(Painting exhibition “So That Nobody Would Think” at the gallery Kauno Langas) Kotryna Džilavjanaitė, 2007 02 08

Paulius Juška, "A Look Beyond"

Paulius Juška, "Two Sides"

Paulius Juška, "Dessert"

Miglė Grigonytė, "Blue"

Onutė Juškienė, "A Ram with Horns Enmeshed in a Shrub"

In brief: “So that nobody would think that: I do not know how to mix green and red, that I see no difference between burnt umber and natural, that I have not read books of A.Periušas, that I do not know how it is hard to live today for an artist, that no luxurious interior wall rises when painting, that I do not know how to create a commercial work, that the feeling of barrenness is strange to me, that I do not search for inspiration in nature, that I do not admire Rembrandt, E.Manet, A.Matisse, that I am not interested in contemporary art, that we do not need attention.”


If not for the provoking annotation, the exhibition “So That Nobody Would Think” would not have arisen the interest most probably. The advance scepticism was caused to the author by the fact that works were exhibited in the commercial art gallery with the aim to sell them. Commercial art does have a niche in the market, it does not even try to compete with the high-level art. Meanwhile, the text of the exhibition – the written one and the visual – reveals the wish to find a balance between the creativity and conditions dictated by art market.


The frankness of authors looks attractive - the participants do not avoid admitting that they focus on the taste of buying audience. Salon art should not be described as tasteless production as it also has different quality layers, it depends on the ability of authors and may catch the audience of various types. Still, such features as the external expression of an artwork, fashionable and extravagant colours, varnished or gilded surfaces, abundance of plant elements, graceful lines have been used from the times of Secession and Art Deco styles and describe the salon style well.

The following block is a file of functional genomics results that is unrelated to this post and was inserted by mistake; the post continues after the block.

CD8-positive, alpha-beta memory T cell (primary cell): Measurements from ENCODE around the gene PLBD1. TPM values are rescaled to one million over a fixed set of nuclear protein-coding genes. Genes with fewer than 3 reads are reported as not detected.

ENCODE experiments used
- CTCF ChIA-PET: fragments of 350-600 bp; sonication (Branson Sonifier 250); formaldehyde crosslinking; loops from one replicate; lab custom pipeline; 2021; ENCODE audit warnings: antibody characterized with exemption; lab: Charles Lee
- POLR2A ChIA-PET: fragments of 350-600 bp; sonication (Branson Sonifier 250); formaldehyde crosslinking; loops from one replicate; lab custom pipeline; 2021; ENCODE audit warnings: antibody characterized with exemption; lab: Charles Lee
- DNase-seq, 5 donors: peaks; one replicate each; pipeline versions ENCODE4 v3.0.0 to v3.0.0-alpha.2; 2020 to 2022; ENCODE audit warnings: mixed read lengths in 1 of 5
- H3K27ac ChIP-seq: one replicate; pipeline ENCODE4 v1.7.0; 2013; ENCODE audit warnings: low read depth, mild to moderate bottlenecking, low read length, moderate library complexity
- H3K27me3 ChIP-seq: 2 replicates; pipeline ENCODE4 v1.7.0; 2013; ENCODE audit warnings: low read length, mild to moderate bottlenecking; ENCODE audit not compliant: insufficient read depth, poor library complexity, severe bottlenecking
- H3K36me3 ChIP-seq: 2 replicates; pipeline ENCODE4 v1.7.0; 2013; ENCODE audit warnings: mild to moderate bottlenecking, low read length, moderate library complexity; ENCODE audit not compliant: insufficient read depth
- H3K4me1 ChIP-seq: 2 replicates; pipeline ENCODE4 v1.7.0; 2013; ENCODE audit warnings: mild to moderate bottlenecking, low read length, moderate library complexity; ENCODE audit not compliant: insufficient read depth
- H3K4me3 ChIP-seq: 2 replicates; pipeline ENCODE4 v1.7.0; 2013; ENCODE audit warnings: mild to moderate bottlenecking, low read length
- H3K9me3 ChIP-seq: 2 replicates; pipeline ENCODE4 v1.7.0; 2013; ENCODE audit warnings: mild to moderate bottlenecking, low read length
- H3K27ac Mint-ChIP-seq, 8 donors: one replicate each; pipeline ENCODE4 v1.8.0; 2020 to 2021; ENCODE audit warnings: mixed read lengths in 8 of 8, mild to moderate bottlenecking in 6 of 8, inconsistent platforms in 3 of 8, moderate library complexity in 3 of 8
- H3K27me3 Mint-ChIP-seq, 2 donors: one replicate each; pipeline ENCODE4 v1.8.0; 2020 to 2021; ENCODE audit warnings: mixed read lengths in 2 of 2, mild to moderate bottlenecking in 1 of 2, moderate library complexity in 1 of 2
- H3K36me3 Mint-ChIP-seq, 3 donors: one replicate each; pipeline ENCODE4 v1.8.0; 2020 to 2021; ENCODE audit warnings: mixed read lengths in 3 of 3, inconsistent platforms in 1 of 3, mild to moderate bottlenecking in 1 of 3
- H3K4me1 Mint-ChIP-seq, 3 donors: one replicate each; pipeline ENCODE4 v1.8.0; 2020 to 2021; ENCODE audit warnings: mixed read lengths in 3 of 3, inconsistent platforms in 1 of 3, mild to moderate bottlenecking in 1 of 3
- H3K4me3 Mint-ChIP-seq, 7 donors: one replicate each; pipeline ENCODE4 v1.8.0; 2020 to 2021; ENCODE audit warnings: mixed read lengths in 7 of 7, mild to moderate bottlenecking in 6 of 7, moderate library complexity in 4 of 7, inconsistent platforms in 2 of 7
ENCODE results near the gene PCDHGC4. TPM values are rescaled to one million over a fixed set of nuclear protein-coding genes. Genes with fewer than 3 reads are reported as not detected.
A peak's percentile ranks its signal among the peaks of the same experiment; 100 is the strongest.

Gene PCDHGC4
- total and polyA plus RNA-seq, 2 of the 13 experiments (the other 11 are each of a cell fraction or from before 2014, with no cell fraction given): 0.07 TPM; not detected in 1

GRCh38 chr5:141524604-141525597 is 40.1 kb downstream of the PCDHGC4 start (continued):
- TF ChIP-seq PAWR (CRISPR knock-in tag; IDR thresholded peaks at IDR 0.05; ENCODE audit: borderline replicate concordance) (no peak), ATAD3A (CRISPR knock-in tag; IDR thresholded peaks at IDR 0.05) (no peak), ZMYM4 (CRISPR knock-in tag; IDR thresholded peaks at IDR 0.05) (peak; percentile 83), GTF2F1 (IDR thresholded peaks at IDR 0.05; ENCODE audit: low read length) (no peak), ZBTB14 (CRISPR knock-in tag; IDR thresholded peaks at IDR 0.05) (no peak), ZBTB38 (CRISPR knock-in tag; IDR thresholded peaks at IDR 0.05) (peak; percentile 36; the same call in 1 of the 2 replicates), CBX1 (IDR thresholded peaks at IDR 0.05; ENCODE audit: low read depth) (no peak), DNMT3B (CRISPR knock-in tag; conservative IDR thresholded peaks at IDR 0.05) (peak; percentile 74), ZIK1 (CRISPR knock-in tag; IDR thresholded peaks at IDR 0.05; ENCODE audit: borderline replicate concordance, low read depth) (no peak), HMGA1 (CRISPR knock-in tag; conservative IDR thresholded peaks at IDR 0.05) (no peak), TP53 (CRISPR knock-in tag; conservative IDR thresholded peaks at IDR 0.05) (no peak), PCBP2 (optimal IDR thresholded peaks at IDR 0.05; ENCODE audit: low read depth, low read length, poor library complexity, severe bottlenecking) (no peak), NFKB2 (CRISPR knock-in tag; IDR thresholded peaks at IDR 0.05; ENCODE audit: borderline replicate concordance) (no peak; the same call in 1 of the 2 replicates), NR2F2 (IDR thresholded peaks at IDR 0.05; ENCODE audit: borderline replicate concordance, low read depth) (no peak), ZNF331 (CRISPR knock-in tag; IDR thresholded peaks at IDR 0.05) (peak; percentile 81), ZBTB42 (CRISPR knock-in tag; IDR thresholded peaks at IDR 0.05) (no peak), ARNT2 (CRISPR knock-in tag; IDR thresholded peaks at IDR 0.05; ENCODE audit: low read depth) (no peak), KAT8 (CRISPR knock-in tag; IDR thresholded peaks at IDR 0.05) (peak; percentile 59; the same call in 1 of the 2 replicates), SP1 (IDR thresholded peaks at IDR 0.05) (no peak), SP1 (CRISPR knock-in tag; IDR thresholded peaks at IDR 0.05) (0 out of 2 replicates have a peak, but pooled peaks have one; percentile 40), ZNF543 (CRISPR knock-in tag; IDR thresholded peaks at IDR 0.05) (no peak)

The participants of the exhibition “So That Nobody Would Think” were striving to present commercial art of high level – at least it is meant by the annotation. However, the reality is different. The majority of authors lacked mastery and imagination; therefore, one may not expect salon paintings worth Edward Burne-Jones or Henri Gervex.


In fact, several works ignore the conditions of commercial art in general and are close to the concept of elite painting. The works of Paulius Juška, who fulfils the requirements of hyper-realism well, are attractive. The paintings “Dessert” and “Two Sides” deny the aesthetics of “beauty”, and the “Look Beyond” cast across the shabby windowsill represents the illusion of space.


Šarūnė Bartašiūtė – Kaupienė and Lina Karaliūtė are also not charmed by beauty effects. The latter author is exceptional by the geometrical abstractions of rather dark character (“Chocolate”), and Š. Kaupienė makes one stop at a live and almost impressionist work "Passers-by".


Miglė Grigonytė is more inclined to a sweet view but performs it by making an effect by abstract colour spots (“Blue”, “Sweetness”). The landscape with a boat of Agnė Juškaitė (“Preila”) is eye-catching, but the work “Raining” is not very natural. The paintings of Ieva Skauronė left a rather poor impression as they reveal the gaps of professional knowledge. Meanwhile, the atmosphere of magic realism and fairy-tale like motives in Onutė Juškienė works lets one call the author the first lady in the salon painting exhibition.


In brief:Thus, several exhibits of the exhibition “So That Nobody Would Think” are most probably worth a luxurious interior wall about which the participants of the event dream about. Salon, commercial art also requires artistic mastery and fantasy – so that nobody would think that high prices of works may be justified by any offered commodity.

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